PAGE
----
Leading independent schools warned they would have to close their cadet forces as a result of a government cut in their funding.
The Ministry of Defence has told schools they will have to pay £150 per per cadet to allow them to extend cadet training facilities to a further 100 schools. The levy will be phased in over the next four years.
Leaders of the Headmasters' and Headmistresses' Conference - which represents 250 of the country's elite private schools including Eton and Harrow - warned the move could decimate existing cadet forces and bring to an end more than a century of military traditions in private schools.
At present, there are 260 CCF units operating in schools - the majority (200 of them ) in independent schools.
The threat comes after Prime Minister David Cameron spoke of his plans to expand CCF units in schools, saying: "I want many more more people to gain this kind of experience no matter what their background is."
However, as a result of expanding the subsidy for weapons training and exercises - in training camps from the 260 existing schools - the MoD has said it will have to introduce the levy and stop payments for volunteers who run the units.
Thomas Garnier, head of Pangbourne College in Reading, said the levy would cost his school £27,000 a year. "I just can't afford it," he added. "We're a small school but we live on the margin. I can't accept the increase in the budget for the CCF.
"We will have to look afresh at the vallue the CCF offers. We can't put the charge on to the parents."
He said that at the very least he would have to make the CCF voluntary, "thus cutting by half the number of students involved in it".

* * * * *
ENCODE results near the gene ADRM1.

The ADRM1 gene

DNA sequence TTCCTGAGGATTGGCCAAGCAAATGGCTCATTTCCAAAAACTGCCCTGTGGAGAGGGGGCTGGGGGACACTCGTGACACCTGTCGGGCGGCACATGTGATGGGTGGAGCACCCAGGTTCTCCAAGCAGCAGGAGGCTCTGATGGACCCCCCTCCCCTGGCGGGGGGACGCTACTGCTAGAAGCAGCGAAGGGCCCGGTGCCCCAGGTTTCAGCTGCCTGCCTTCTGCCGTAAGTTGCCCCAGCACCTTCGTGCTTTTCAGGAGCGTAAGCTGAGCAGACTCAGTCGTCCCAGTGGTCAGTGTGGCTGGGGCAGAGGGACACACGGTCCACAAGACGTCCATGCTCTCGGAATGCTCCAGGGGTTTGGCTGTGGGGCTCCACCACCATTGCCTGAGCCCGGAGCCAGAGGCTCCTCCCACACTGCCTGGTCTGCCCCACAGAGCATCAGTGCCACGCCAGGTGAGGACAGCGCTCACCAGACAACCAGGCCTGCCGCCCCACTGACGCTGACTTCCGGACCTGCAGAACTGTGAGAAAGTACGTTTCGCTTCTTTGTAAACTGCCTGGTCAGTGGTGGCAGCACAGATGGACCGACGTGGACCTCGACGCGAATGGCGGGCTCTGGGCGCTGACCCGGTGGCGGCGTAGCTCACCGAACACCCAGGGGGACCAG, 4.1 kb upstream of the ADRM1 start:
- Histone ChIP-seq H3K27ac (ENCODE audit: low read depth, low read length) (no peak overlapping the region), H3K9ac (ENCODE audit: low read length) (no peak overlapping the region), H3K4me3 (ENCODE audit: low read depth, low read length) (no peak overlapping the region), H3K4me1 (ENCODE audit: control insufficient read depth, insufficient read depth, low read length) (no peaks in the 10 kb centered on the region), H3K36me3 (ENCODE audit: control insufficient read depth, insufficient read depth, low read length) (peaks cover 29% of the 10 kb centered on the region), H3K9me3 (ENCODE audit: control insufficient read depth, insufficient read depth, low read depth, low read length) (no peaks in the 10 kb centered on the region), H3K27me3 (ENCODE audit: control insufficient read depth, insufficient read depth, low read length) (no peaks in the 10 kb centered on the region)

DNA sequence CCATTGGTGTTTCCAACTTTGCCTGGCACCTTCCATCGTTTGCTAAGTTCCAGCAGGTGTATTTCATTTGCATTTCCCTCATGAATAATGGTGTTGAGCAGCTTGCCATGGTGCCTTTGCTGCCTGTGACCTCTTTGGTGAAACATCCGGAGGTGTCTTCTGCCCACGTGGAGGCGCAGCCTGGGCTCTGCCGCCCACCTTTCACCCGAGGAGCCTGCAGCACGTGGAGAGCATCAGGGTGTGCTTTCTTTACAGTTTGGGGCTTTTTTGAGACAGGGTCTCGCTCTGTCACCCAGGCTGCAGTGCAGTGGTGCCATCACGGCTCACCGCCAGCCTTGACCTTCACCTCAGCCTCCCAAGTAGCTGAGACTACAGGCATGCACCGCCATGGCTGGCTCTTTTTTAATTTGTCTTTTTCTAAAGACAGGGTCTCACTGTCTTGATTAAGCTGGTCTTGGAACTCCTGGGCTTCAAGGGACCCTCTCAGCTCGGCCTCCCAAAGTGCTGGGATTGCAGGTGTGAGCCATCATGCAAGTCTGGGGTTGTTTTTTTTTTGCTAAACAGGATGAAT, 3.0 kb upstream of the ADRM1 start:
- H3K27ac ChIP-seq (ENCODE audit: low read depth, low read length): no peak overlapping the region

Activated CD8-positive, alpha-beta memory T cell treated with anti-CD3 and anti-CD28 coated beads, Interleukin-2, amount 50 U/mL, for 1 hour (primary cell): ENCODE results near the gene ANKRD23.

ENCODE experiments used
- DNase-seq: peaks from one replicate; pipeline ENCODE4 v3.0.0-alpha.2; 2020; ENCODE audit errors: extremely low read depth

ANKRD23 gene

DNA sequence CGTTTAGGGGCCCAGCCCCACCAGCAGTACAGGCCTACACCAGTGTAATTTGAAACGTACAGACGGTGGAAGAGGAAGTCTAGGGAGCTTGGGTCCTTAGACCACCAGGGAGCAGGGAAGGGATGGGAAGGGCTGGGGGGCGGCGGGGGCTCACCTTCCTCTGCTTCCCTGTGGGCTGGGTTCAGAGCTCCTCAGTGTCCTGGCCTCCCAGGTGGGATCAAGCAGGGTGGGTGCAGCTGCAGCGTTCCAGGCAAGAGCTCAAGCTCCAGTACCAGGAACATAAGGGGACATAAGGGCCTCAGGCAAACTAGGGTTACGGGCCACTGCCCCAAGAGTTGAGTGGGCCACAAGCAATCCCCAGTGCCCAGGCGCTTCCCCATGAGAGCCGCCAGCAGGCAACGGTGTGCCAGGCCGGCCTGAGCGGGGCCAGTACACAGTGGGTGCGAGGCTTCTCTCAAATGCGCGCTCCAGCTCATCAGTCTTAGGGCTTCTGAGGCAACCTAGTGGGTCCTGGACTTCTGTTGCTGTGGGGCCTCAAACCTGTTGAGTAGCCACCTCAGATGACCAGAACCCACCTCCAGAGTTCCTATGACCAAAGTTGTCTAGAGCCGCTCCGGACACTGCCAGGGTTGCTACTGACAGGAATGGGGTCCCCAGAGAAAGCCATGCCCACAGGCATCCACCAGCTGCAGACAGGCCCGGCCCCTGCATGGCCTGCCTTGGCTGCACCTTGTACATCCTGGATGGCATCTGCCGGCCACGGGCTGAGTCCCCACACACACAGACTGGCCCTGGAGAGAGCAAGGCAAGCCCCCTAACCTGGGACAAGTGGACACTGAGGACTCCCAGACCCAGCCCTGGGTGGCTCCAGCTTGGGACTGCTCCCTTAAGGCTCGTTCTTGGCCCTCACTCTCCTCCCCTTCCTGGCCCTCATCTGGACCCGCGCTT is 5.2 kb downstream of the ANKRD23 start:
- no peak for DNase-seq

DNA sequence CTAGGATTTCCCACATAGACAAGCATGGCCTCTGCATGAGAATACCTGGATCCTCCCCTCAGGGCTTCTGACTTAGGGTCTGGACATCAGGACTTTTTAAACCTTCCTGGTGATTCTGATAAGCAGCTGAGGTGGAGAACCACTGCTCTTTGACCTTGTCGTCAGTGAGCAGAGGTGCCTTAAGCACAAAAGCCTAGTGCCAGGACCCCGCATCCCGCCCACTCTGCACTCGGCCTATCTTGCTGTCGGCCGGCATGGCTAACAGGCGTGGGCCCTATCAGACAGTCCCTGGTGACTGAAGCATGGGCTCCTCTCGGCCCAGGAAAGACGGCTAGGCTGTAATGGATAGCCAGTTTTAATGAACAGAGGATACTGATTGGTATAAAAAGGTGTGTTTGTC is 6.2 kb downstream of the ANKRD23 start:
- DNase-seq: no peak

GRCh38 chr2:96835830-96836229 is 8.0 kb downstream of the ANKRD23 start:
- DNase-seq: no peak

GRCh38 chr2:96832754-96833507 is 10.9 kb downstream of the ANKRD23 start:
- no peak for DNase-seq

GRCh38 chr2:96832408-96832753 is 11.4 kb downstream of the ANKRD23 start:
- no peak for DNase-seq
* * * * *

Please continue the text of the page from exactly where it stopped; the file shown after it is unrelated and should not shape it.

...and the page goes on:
He added that many schools might have to axe their provision entirely with the prospect for the Armed Forces that recruitment in future "is clearly going to suffer".
Richard Harman, chairman of the HMC and headmaster of Uppingham School in Rutland, added: "If this goes ahead, many CCFs will shut down. we would either have to charge parents significant amounts of more money to do it or find significant funding from elsewhere in our budgets.
"In actual fact, we're all looking a bit more closely at how much running a CCF costs us at the moment."
In a letter to heads, Major General John Crackett, assistant chief of the defence staff (reserves and cadets), said: "I recognise that this will come as unwelcome news to some. Even so, I firmly believe that this approach will deliver a more equitable and sustainable funding model for CCFs."
Under the proposals, the MoD will stop funding for volunteers to run the service from September 2016 and phase in the £150 levy from September 2017.
The heads are asking for Major General Hackett's letter to be withdrawn and for a new consultation on the proposals to belaunched.Reuse content